An Overview Al-Qaeda’s Strengths and Weaknesses-III
December 16, 2011
Al-Qaeda's, another, key strength is its global outreach. Hardly any terrorist group of today is truly multinational with branches all over the world. Most violent extremist groups are diehard nationalist extremists who would never accept foreigners in their ranks. Al-Qaeda is an exception. From its very commencement, Al-Qaeda has been a multinational and multiethnic enterprise, even if Arabs, especially Saudis and Egyptians, have always dominated the upper echelons of the organisation. The fact that membership in Al-Qaeda is open to virtually everyone, irrespective of ethnicity and nationality, is a key selling point for Al-Qaeda, because it strengthens the credibility of its pan-Islamic rhetoric. It greatly expands the recruitment base for the organisation. As long as one is willing to accept its extremist ideology, anyone can, in principle, become an Al-Qaeda member. Hence, Al-Qaeda has succeeded in recruiting followers from a large number of countries.
In recent years Al-Qaeda has also worked consistently to establish cooperative networks with other groups of Muslim extremists in many parts of the world, from South-East Asia to Northern Africa. It has succeeded in finding local partners by offering training facilities, military expertise, and financial support. The organisation has also offered media services, and – increasingly – also its brand name, to local groups willing to work with Al-Qaeda. Al-Qaeda's ability to sustain cooperative relationships with local partners and insert itself as a relevant actor in local and regional contexts is key to its survival.
In Sudan, Bin Laden established an 'Islamic Army Shura' that was to serve as the coordinating body for the consortium of terrorist groups with which he was forging alliances. It was composed of his own Al-Qaeda Shura together with leaders or representatives of terrorist organizations that were still independent. In building this Islamic army, he enlisted groups from Saudi Arabia, Egypt, Jordan, Lebanon, Iraq, Oman, Algeria, Libya, Tunisia, Morocco, Somalia, and Eritrea. Al-Qaeda also established cooperative but less formal relationships with other extremist groups.
Some of the groups that gravitated towards Bin Laden's organisation during the 1990s, later merged with Al-Qaeda, such as the Islamic Jihad Group in Egypt. Others renamed their organisations in order to become "Al-Qaeda's branches" such as Abu Mus'ab al-Zarqawi's Tawhid wa'l-Jihadi Group in Iraq, the Algerian Salafi Group for Preaching and Combat (GSPC), and the Libyan Islamic Fighting Group (LIFG). Yet others have maintained close long-term collaborative relationships, such as the Taliban movement in Afghanistan and the Pakistani tribal areas. This vast array of cooperative relationships underscores how important such alliances are to Al-Qaeda. It is precisely this ability to find reliable local partners that adds to Al-Qaeda’s strength.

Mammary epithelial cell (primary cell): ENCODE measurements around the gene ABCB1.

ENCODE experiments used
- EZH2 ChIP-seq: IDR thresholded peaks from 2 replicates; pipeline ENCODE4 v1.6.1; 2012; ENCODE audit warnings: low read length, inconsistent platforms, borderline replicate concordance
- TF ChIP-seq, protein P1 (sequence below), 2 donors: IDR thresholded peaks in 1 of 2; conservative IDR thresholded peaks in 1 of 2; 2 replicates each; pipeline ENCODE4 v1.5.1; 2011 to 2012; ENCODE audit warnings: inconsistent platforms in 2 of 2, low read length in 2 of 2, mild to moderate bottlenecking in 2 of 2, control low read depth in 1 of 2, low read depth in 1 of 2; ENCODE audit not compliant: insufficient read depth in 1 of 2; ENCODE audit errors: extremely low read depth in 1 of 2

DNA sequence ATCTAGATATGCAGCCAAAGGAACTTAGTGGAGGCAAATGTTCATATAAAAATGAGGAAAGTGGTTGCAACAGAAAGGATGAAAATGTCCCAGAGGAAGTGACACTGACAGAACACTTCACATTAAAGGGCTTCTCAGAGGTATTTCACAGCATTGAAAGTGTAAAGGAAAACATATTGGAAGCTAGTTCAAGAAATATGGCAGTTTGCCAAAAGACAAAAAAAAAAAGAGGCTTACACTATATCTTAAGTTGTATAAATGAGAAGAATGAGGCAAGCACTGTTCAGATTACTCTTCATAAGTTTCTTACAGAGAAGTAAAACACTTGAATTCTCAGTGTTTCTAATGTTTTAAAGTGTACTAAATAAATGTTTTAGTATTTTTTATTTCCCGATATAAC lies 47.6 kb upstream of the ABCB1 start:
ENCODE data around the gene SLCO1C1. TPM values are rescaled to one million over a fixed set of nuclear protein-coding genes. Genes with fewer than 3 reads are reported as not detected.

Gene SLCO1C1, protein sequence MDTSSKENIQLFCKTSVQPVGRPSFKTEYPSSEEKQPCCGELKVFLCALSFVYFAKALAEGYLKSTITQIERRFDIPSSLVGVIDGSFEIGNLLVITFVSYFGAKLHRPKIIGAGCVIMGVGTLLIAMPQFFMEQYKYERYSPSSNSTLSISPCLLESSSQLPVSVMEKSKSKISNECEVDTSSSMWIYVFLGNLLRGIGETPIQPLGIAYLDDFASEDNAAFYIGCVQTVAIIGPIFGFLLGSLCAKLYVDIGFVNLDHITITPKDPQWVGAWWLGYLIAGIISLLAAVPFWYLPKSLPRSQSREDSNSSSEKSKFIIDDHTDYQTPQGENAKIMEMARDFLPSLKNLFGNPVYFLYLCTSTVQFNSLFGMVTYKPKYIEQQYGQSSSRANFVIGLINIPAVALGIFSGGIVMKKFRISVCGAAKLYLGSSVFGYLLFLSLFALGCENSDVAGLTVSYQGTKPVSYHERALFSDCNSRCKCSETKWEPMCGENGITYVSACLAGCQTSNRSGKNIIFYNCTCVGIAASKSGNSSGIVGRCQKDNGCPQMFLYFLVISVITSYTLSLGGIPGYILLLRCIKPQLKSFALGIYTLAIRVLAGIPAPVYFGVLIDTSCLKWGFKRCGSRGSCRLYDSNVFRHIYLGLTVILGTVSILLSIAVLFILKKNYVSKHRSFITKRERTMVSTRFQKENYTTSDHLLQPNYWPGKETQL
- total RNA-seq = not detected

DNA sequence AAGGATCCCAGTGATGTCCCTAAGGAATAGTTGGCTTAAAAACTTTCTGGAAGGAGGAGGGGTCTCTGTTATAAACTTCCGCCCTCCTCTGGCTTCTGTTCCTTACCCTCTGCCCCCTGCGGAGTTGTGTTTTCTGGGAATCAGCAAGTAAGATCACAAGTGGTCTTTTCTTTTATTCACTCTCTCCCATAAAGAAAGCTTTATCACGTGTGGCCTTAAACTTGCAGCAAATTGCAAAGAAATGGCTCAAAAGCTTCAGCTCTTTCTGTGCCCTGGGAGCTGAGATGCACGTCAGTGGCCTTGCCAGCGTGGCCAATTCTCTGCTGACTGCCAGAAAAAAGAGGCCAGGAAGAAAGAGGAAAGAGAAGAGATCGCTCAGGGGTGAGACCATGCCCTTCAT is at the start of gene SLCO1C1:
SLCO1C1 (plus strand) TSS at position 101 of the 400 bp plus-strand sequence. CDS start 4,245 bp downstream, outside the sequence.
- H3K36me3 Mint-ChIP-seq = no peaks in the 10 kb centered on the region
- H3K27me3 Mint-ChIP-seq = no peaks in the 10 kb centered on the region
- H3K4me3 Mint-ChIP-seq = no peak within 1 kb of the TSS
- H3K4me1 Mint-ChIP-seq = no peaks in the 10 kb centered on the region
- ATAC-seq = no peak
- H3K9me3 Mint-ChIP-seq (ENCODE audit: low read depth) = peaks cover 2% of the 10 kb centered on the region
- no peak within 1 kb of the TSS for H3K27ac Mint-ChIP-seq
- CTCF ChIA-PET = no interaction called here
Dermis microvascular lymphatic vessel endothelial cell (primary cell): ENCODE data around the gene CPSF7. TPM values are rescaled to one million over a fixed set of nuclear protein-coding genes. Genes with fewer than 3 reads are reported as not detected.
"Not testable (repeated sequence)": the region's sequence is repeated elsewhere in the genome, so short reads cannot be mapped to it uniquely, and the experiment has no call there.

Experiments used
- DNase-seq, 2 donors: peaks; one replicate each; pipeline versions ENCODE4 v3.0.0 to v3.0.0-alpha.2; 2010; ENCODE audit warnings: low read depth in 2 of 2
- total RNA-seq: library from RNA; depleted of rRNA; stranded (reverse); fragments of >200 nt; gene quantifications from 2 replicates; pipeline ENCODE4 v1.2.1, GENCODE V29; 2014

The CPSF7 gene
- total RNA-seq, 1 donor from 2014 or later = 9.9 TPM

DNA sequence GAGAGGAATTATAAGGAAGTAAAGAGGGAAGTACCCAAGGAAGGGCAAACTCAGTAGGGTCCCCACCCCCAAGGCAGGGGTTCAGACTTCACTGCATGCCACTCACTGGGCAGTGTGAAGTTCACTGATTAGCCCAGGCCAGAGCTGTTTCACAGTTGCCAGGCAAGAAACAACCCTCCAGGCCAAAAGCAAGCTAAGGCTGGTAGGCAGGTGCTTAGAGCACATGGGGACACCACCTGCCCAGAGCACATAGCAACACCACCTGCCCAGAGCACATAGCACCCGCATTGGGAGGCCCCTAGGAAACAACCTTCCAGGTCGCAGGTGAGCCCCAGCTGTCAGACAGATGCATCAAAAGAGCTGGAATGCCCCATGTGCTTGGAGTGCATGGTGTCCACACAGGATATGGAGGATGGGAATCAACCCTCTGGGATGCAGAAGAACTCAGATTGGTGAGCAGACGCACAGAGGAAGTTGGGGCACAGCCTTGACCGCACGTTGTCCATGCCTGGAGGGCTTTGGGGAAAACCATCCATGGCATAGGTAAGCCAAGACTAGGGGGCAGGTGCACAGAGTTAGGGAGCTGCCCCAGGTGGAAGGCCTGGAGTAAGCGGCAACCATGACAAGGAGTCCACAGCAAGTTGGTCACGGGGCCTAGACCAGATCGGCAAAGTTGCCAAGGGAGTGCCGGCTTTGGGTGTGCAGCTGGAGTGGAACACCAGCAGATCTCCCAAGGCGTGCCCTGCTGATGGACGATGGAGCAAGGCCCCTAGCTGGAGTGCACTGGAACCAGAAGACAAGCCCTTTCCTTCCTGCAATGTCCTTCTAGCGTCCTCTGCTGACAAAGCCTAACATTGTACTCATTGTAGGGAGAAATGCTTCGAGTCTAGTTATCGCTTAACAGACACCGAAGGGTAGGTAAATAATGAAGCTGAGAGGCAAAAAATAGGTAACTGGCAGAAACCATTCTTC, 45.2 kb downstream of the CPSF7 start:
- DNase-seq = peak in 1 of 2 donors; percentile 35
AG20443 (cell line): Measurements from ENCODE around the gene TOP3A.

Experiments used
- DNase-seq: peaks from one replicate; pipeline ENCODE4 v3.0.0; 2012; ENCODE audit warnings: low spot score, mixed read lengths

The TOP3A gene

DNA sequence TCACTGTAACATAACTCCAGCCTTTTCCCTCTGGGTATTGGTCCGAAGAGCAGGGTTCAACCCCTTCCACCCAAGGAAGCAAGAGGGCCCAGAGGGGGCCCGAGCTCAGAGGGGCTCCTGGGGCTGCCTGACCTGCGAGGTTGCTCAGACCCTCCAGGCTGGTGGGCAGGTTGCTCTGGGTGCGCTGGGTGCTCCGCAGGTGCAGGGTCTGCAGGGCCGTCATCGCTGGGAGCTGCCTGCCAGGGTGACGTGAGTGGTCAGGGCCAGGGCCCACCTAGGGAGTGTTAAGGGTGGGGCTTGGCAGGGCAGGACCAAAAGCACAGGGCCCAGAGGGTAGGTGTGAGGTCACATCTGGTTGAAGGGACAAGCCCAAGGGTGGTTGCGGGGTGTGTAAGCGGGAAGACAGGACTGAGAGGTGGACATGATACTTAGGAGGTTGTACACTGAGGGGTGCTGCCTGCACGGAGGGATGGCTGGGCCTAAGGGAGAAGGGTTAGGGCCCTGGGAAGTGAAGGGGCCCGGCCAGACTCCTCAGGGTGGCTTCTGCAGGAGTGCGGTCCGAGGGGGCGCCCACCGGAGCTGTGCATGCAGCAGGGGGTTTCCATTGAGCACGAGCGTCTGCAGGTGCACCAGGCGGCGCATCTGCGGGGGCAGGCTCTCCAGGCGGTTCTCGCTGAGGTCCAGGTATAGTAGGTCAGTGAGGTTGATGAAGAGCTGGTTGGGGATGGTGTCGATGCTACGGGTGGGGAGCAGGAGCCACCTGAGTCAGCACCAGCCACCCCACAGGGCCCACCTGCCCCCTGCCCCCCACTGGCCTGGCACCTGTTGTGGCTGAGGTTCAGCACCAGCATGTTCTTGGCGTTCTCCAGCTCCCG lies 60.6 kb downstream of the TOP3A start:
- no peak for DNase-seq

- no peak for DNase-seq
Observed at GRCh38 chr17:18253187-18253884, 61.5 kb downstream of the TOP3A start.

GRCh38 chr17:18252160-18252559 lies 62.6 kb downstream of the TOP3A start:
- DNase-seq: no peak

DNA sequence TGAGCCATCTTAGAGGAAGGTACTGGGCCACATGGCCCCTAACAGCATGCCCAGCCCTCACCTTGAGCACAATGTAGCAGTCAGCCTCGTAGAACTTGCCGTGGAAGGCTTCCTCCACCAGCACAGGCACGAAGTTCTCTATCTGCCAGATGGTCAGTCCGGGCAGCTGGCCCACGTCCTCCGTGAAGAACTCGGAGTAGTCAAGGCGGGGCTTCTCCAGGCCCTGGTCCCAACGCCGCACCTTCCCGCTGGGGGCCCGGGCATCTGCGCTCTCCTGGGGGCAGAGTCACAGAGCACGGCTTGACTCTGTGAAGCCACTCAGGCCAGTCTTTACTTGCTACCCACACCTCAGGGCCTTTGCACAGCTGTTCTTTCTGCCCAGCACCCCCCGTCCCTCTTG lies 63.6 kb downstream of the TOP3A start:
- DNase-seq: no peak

Though Al-Qaeda lacks the sophisticated military hardware the United States possesses, it still has at its disposal significant capabilities with which it still remains a force to reckon with. Some of these capabilities involve using the internet and related information technologies to facilitate achievement of their objectives. Also, Al-Qaeda central keeps in contact with franchises and affiliates through an interlocking network of media production and distribution entities. Al-Qaeda central, its regional franchises, and affiliated movements all place a high premium on media and release a constant stream of media products, from political statements to films. Three key entities connect Al-Qaeda and affiliated movements to the outside world through the internet. These three media entities — Fajr, the Global Islamic Media Front, and Sahab — receive materials from more than one armed group and post those materials to the internet.
Undoubtedly, Al-Qaeda's appeal owes a great deal to its shrewd media strategies and exploitation of the internet. The importance of "the jihadi web" for Al-Qaeda's widespread appeal cannot be overstated. The organisation has demonstrated an ability to exploit the potential of the internet for a wide variety of purposes. Al-Qaeda and its numerous online sympathisers are producing enormous amounts of material on the internet. The scope of this material is far too extensive and variegated to be discussed in this article. Suffice to say that Al-Qaeda's internet resources include thousands of audiovisual products, tens of thousands of audio-files, and probably millions of written documents. They span a wide range of genres, all designed to cater for the needs of jihadi sympathisers, recruits, operatives, and not the least, the recruiters.
Though video is an important component of jihadist media, text products comprise the bulk of the daily media flow. Within text products, periodicals focused on specific “fronts” of the jihad are an important genre that deserves more attention from researchers. Al-Qaeda has also used internet chat rooms and e-mails to plan and coordinate operations. Many chat rooms are available for anonymous login, and can be accessed from cyber cafes, libraries or other Internet connections not traceable to a suspected terrorist group or member. Free e-mail hosting is also popular and available from a variety of sources.
(To be continued….)